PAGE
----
Property owner sues realtor over sale

Thursday, July 8th, 2010

Creekside lot sold for $1 million less than asking price

Darah Hansen

A valuable chunk of Whistler property, next door to a luxury home owned by Vancouver mining magnate Frank Giustra, is at the centre of a real-estate lawsuit that is before the B.C. Supreme Court.

The civil dispute over the half-acre lot at the base of the Creekside slopes began brewing last fall after realtor Maggi Thornhill and partners purchased the property from businessman Larry Houghton for $1.95 million.

The sale came five months after Thornhill was contracted by Houghton to sell the piece of land for $2.95 million.

Houghton filed a statement of claim last month in Vancouver alleging Thornhill shortchanged him in the deal by failing to provide him with “unbiased, objective advice” that could have resulted in a higher purchase price.

Houghton claims Thornhill neglected to tell him about the continuing interest of two potential buyers, including Giustra, who bought the neighbouring lot from Houghton months earlier.

Thornhill, a Whistler realtor for 22 years, called the lawsuit disappointing and defended her actions in the transaction.

“I didn’t do anything incorrectly,” she said in a telephone interview this week.

She said she was advised by her lawyer to avoid detailed comment on the case, but noted in a prepared statement that “2009 was a very difficult year for real-estate transactions worldwide, and, despite this, I got the seller a deal that he was extremely happy with at the time.”

Among Houghton’s claims, which are only allegations and have not been proven in court, Thornhill allegedly used “confidential information” he had earlier shared with her about his circumstances and desire to sell the property to further her own interests, and those of her business partners.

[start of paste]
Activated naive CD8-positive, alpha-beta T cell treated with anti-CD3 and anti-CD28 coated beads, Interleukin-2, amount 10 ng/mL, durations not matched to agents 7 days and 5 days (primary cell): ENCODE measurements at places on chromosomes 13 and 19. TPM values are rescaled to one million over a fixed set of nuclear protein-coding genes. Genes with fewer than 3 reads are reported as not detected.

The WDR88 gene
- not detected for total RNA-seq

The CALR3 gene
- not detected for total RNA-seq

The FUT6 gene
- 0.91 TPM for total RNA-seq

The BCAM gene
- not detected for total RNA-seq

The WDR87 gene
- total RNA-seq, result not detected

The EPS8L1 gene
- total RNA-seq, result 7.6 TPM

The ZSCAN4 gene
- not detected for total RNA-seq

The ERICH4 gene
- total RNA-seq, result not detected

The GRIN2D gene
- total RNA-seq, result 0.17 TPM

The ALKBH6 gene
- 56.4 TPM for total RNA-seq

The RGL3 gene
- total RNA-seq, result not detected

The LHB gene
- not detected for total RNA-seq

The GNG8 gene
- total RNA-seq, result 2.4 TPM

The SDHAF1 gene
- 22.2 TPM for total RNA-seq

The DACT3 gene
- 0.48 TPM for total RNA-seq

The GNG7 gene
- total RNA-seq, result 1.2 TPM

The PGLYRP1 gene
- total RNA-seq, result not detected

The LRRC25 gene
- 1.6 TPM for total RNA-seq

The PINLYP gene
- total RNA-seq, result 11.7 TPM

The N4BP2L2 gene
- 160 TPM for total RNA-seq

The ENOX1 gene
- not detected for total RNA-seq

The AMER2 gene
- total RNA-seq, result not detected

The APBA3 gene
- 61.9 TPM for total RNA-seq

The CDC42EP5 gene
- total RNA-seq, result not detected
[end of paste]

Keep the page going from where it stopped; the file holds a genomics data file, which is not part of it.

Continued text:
Four months after the property went on the market for its original list price, Thornhill allegedly telephoned Houghton and inquired whether he would take $2 million from a prospective buyer. He agreed.

She later contacted him to tell him she would be participating in the purchase, the statement of claim alleges.

A contract of purchase was drawn up between the parties on Oct. 21, 2009, with a closing date of Nov. 23, 2009. The final price was $1.95 million.

Houghton claims that one day before the closing, Giustra e-mailed Thornhill to express his “strong dissatisfaction” regarding Thornhill’s failure to contact him when she became aware the property was available below the original asking price. He claims a second buyer in Europe had also expressed continuing interest in the sale.

According to Houghton, Giustra later offered Thornhill $2.4 million for the land, but was told the asking price was $3 million.

Houghton, who could not be reached directly for comment, is suing Thornhill for unspecified damages, including interest, costs and “such further and other relief as this court seems appropriate.”

Thornhill said full disclosure was made and “all appropriate paperwork was used and executed in this transaction.”

“I look forward to our day in court and know that the facts will come out in our favour.”

Thornhill said the property in question is under development and is not for sale.

No trial date has been set and Thornhill has yet to file a statement of defence formally responding to Houghton’s allegations.

Giustra, meanwhile, said he was unaware of the lawsuit until he was contacted by The Vancouver Sun.

He said he was only peripherally mentioned in Houghton’s statement of claim and therefore had no comment.

Giustra made international headlines earlier this year when he joined with former U.S. President Bill Clinton to launch a $20-million fund to help rebuild Haiti’s economy following January’s devastating earthquake.

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